By failing to provide felons with any means to repair their lost gun rights, there is a “far greater burden on the right to keep and bear arms,” Gettleman found, “than the historical categorical exclusions from the people’s Second Amendment rights.”

“The government has not demonstrated why the modern ubiquity of gun violence, and the heightened lethality of today’s firearm technology compared to the Founding, justify a different result. This nation’s gun violence problem is devastating, but does not change this result under Bruen which this court finds rests on the severity of § 922(g)(1) rather than its categorical prohibition,” he wrote.

I suspect that this is a disingenuous ruling.  That same judge would likely find ownership of semiautomatic rifles unconstitutional.

You see what’s happening, don’t you?  They’re trying to force the SCOTUS to review their Bruen test of historical analogues.  I suspect it won’t work.  I suspect that the supreme court will do is allow confiscation of firearms in cases of violent crimes and disallow confiscation of firearms for non-violent felons, and say that it all comports with Heller and Bruen.

Anyway, if you apply Biblical law, I see no problem whatsoever.  As I’ve said so many times before, I don’t believe in the rehabilitative power or authority of the state.  The Scriptures give no such authority to the state, only to the family and church.  Further, since the Scriptures give no such authority to the state, that implies that the state has no power or tools to effect rehabilitation.

With the Holy Writ, I believe in retribution and restitution.  Retribution for violent crimes against others (the death penalty for murder, rape and kidnapping), and imprisonment to the offended party to repay debts two or three-fold.  If you advocate incarceration of criminals who owe debts to offended parties while they work off their debts for repayment to the offended parties, I’m okay with that.

But no one owes a debt to society or the government writ large.  Debts are always to individuals.

Alas, we don’t follow the Scriptures in America.

Major 2A Legal Fight in Federal Appeals Court About Your Right to Train with FIREARMS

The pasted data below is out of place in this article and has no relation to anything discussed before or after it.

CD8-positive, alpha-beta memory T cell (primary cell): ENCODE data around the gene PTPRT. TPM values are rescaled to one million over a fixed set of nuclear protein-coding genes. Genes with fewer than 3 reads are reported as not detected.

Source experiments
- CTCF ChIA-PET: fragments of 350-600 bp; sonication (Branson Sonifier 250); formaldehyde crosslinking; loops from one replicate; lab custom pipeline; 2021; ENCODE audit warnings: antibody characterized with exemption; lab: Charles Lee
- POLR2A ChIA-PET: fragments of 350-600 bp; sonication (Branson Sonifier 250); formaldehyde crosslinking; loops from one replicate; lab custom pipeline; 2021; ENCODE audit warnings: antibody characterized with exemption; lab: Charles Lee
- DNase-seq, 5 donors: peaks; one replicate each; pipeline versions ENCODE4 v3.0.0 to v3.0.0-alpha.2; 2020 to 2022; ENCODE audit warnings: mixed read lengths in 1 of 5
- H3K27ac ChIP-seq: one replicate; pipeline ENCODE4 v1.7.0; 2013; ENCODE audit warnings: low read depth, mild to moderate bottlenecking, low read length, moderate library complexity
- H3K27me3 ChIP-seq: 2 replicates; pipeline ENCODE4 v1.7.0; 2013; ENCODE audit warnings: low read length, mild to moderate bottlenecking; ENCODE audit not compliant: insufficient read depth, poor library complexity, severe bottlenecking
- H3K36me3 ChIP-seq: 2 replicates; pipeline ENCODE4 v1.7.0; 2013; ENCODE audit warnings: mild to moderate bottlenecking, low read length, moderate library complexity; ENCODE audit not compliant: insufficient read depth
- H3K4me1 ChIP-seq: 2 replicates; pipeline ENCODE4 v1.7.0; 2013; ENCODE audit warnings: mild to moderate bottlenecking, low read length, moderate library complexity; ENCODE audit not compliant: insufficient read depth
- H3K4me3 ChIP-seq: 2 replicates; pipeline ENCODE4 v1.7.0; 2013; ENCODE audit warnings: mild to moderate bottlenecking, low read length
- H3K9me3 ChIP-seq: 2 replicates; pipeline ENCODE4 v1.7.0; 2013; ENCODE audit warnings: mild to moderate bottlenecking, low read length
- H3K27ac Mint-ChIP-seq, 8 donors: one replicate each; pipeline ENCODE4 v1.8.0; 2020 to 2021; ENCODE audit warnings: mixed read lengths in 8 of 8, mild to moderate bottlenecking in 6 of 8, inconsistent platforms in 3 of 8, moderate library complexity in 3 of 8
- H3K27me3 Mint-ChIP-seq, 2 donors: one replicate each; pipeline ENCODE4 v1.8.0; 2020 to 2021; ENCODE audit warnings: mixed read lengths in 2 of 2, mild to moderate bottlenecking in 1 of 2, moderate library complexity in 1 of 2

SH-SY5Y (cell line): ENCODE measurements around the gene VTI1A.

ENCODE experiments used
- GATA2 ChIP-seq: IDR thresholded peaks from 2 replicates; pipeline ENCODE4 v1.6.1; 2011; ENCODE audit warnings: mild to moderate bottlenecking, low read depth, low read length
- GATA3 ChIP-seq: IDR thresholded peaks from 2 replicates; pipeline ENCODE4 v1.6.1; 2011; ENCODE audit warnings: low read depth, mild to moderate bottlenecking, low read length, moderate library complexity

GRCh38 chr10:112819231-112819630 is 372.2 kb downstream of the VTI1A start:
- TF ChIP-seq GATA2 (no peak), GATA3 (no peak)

BY Herschel Smith
3 weeks, 1 day ago

In the oral argument he presented from the trial, I’m surprised that, when questioned by the judges, the lawyer didn’t bring up the analogy that if a city, county or state chose to tax firearms or ammunition to the point that poor people couldn’t afford them, that would be a violation of the second amendment.  Likewise, preventing anyone from being able to practice with firearms also violates the second amendment.

It’s our choice how and when to train, and what to train with, as well as what firears to own.

The Legal Battle Between the Controllers and Free Men Burns Hot

BY Herschel Smith
3 weeks, 4 days ago

First, the Biden era frame and receiver rule has been vacated.

If I went to a junk yard and picked up a piece of metal that used to be part of a truck, no reasonable person would say I’holding a truck because the metal has been formed beyond primordial ooze and hence could be “completed, assembled, restored, or otherwise converted to function” as either a truck or truck frame. Likewise, if I cut a truck into 100 pieces, scattered them on the ground, and then picked up some, no reasonable person would say I’m holding a truck or truck frame because the piece hadn’t been melted down to its primordial state.

[ … ]

Consider the “cakes that look like food” Internet trend. See, e.g., Chelsweets, Cakes That Look Like Food: 10 Amazing CakesYouTube (Jan. 22, 2018), One could make a cake that looks like a hamburger, just as one could make a cake that looks like a gun frame or receiver. One is “clearly identifiable” as a hamburger, just as the other is “clearly identifiable” as a gun part. But that does not make the former taste like a Big Mac, just as it does not make the latter covered by the GCA.

The Fifth Circuit has got some characters.  I like them.

The supreme court has decided to hear the bump stock ban case.